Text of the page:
Never miss our new content.
Sign up for our Weekly Digest and discover what California Common Sense has to offer every week! Sign up for our Weekly Digest:
Menu

CA Disclose Act a Nascent Step to Reform

castatecapitol Source: Rodarte-FFlickr Since 2000, political players have spent more than $230 million in California on independently funded advertising, including $81 million in 2010 alone. In the wake of the U.S. Supreme Court’s Citizens United decision two years ago, and as political expenditures break records, campaign finance reform has become an increasingly salient topic.

California Assembly Bill 1648, better known as the California Disclose Act, seeks to improve upon the last California campaign finance reform instituted by Proposition 34 (2000). The act places a proposition on the November 2014 ballot that — if passed — would require independent political committees running advertisements to publicly disclose the main sponsors of the committee that runs the ads in races for elected positions and ballot measures.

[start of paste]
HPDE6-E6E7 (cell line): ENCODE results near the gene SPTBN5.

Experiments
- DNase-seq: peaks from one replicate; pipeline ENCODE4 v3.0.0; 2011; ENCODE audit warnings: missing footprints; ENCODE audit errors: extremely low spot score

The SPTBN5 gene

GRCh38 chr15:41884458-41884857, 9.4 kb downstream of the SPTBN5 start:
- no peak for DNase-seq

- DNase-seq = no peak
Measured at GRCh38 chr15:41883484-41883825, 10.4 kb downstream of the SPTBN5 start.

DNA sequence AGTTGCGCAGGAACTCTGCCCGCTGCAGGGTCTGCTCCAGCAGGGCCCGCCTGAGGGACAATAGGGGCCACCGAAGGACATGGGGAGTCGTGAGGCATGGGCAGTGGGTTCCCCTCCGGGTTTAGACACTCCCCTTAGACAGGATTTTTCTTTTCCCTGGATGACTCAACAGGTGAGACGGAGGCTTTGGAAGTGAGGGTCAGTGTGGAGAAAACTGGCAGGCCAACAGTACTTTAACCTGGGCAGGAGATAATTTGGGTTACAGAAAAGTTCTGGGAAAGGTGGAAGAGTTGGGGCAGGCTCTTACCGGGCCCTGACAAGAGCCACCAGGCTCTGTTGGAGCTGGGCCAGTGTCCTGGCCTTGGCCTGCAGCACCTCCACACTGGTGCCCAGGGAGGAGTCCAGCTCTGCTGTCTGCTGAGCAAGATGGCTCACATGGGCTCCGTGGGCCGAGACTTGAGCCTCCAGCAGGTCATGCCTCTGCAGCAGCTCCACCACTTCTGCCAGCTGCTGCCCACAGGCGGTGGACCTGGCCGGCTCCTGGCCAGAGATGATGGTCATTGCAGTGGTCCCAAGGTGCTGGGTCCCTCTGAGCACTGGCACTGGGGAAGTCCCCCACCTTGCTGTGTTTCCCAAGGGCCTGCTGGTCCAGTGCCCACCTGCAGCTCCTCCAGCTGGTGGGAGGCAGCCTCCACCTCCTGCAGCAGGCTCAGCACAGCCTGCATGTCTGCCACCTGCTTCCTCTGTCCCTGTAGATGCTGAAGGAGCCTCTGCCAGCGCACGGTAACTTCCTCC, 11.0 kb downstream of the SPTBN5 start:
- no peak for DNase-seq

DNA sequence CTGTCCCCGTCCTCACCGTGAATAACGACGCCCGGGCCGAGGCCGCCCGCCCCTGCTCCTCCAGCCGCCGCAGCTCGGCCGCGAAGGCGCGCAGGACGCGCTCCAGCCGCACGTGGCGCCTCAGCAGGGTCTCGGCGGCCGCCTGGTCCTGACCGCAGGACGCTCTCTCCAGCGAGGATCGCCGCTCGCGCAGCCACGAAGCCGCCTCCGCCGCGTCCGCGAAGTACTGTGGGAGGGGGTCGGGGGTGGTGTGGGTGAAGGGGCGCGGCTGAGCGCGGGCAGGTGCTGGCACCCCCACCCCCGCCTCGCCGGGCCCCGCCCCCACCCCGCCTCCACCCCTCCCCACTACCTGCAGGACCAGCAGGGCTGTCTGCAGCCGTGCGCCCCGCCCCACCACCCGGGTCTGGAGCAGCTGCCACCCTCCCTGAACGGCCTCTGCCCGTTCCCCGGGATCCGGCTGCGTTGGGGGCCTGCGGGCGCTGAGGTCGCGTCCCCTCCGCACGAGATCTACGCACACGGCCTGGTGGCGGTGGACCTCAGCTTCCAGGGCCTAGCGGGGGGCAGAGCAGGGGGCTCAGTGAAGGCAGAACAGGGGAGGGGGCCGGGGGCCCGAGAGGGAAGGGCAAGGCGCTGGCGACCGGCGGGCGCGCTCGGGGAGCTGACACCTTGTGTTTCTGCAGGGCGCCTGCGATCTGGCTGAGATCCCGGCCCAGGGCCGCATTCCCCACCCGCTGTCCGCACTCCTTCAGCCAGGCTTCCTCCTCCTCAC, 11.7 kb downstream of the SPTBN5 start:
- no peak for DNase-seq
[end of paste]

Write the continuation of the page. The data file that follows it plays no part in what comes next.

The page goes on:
(Read the full article at theĀ San Jose Mercury News.)

Peter Counts collaborated on this article.

Press Contact Us

© 2014 California Common Sense. All Rights Reserved.

Support CACS

Close

CACS is a non-profit non-partisan think tank. We depend on donations from our audience and community members to continue advancing research on key california public policy issues. Your monetary donations are 100% tax deductible.

If you'd ilke to learn more about how to donate and what your donation contributes to, please feel free to contact us at (650)-625-9480 or at info@cacs.org.

Learn more about us and our donors.

Fields with * are required.



California Common Sense
2483 Old Middlefield Way, Suite 210
Mountain View, CA 94043
Phone: (650) 625-9480
E-mail: info@cacs.org